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Determining wavelengths of macroscopic objects?

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From what I understand the wavelength of an object is given by: Planks constant/Momentum.

Does this mean that when stationary(relatively) that particles have no wavelength and are therefore not waves? If so, why does a particle need to be moving to have a wavelike character?

I have the feeling there is a simple answer but I would be grateful if it's cleared up, thanks.

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From what I understand the wavelength of an object is given by: Planks constant/Momentum.

Does this mean that when stationary(relatively) that particles have no wavelength and are therefore not waves? If so, why does a particle need to be moving to have a wavelike character?

I have the feeling there is a simple answer but I would be grateful if it's cleared up, thanks.

Compton's wavelength?

You can derive it by dividing through $Mc^2$ into $\hbar c = GM^2$. Photon's can never be at rest , however, as I understand the wavelnegth the energy of a photon can be low enough to have it's wavelength match any particle who is at rest near rest. So the wavelength may be seen perhaps, as the energy of the wave of a particle at near rest which may fit the energy of a photon whose energy is small enough.

Edited by Aethelwulf
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Compton's wavelength?

You can derive it by dividing through $Mc^2$ into $\hbar c = GM^2$. Photon's can never be at rest , however, as I understand the wavelnegth the energy of a photon can be low enough to have it's wavelength match any particle who is at rest near rest. So the wavelength may be seen perhaps, as the energy of the wave of a particle at near rest which may fit the energy of a photon whose energy is small enough.

Thanks for the reply, I was referring moreso to when I read on the internet and people give wavelengths to things like tennis balls and actual macroscopic matter. Even though we can't see the wavelike properties(another thing I don't know why) they still have a "wavelength". Does this wavelength no longer exists if said particle has 0 momentum?

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Thanks for the reply, I was referring moreso to when I read on the internet and people give wavelengths to things like tennis balls and actual macroscopic matter. Even though we can't see the wavelike properties(another thing I don't know why) they still have a "wavelength". Does this wavelength no longer exists if said particle has 0 momentum?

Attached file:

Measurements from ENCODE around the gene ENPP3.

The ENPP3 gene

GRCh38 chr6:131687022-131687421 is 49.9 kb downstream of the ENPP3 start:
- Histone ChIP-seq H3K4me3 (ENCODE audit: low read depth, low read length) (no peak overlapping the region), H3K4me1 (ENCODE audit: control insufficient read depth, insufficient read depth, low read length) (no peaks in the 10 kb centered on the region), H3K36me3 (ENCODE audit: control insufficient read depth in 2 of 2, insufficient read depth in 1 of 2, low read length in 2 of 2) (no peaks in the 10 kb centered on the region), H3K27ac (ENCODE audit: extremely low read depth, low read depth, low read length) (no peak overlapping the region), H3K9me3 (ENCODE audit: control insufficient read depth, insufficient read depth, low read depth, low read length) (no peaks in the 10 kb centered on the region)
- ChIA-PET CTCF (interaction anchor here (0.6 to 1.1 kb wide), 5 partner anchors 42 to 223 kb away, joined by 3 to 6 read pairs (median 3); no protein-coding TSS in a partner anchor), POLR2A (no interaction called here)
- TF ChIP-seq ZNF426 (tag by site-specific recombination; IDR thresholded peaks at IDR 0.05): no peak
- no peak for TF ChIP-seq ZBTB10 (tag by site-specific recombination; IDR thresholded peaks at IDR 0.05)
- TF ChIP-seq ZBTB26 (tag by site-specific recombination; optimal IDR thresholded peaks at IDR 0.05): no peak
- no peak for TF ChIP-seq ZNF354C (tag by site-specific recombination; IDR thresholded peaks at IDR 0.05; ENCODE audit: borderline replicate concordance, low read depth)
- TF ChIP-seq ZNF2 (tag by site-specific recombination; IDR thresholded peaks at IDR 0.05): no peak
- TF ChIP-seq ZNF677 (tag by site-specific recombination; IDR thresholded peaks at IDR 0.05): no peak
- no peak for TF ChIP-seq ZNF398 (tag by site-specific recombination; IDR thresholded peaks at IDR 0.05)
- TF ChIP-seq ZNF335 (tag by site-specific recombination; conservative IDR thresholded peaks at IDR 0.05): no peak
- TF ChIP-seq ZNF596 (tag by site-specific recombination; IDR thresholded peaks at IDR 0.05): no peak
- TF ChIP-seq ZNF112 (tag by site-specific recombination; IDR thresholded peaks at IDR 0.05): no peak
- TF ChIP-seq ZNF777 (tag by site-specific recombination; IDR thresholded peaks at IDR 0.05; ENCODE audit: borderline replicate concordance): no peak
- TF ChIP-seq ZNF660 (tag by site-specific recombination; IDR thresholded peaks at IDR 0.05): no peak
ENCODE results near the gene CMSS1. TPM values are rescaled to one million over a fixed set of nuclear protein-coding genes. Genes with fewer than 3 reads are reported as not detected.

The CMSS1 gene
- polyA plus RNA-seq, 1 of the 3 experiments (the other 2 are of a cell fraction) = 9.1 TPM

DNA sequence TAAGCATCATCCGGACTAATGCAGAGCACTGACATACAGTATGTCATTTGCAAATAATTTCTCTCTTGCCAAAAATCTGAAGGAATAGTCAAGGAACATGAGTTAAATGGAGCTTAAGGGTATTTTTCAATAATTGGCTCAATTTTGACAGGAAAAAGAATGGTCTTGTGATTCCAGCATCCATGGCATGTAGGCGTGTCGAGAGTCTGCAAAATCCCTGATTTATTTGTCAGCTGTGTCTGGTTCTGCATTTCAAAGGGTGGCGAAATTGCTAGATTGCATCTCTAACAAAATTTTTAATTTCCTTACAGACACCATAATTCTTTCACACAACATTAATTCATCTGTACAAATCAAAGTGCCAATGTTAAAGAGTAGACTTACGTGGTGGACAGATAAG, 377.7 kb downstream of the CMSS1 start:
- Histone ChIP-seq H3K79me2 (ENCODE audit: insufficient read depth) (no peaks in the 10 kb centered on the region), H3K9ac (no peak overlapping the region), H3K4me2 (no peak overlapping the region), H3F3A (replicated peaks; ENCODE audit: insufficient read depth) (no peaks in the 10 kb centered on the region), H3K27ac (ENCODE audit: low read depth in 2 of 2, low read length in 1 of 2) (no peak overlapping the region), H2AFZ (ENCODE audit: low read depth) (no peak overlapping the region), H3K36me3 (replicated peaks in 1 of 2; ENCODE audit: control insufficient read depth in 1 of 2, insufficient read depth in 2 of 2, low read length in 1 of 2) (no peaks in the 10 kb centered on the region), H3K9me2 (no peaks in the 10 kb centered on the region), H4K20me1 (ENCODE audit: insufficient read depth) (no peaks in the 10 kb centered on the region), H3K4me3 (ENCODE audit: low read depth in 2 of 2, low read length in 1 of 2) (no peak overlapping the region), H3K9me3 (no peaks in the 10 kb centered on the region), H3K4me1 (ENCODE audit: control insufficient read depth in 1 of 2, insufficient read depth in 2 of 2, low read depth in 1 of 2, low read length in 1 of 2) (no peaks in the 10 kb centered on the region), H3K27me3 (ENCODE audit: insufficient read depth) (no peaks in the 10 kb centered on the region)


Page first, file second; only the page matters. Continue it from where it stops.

That's right.

Even you have a wavelength, but it is very small. So it still exists... very technically speaking, you have a wave function which extends way past the milkyway. All macroscopic objects have wave functions, but as I said, they are too small to be visible.

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That's right.

Even you have a wavelength, but it is very small. So it still exists... very technically speaking, you have a wave function which extends way past the milkyway. All macroscopic objects have wave functions, but as I said, they are too small to be visible.

That is an awesome thing to comprehend, thanks.

you're welcome.

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There is some great info here related to wave-theory and quantum mechanics plus other stuff, it's well worth checking out http://www.youtube.com/user/physicsacademy

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There is some great info here related to wave-theory and quantum mechanics plus other stuff, it's well worth checking out http://www.youtube.c.../physicsacademy

Thanks for the link.

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That's right.

Even you have a wavelength, but it is very small. So it still exists... very technically speaking, you have a wave function which extends way past the milkyway. All macroscopic objects have wave functions, but as I said, they are too small to be visible.

The deBroglie wavelength is not the same thing as the wave function.

From what I understand the wavelength of an object is given by: Planks constant/Momentum.

Does this mean that when stationary(relatively) that particles have no wavelength and are therefore not waves? If so, why does a particle need to be moving to have a wavelike character?

Note that as momentum tends toward zero, this corresponds to a wavelength going to infinity, which is not the same as no wavelength. But you really don't have the possibility of momentum actually going to zero.

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All macroscopic objects have wave functions, but as I said, they are too small to be visible.

A cat has not wavefunction. The moon has not wavefunction...

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The deBroglie wavelength is not the same thing as the wave function.

I know that.. Perhaps I should have made a distinction. I was just trying to get him to mull over other things as well.

A cat has not wavefunction. The moon has not wavefunction...

Can you rephrase this... are you saying, does a cat not have a wavefunction, or are you implying it does not have one?

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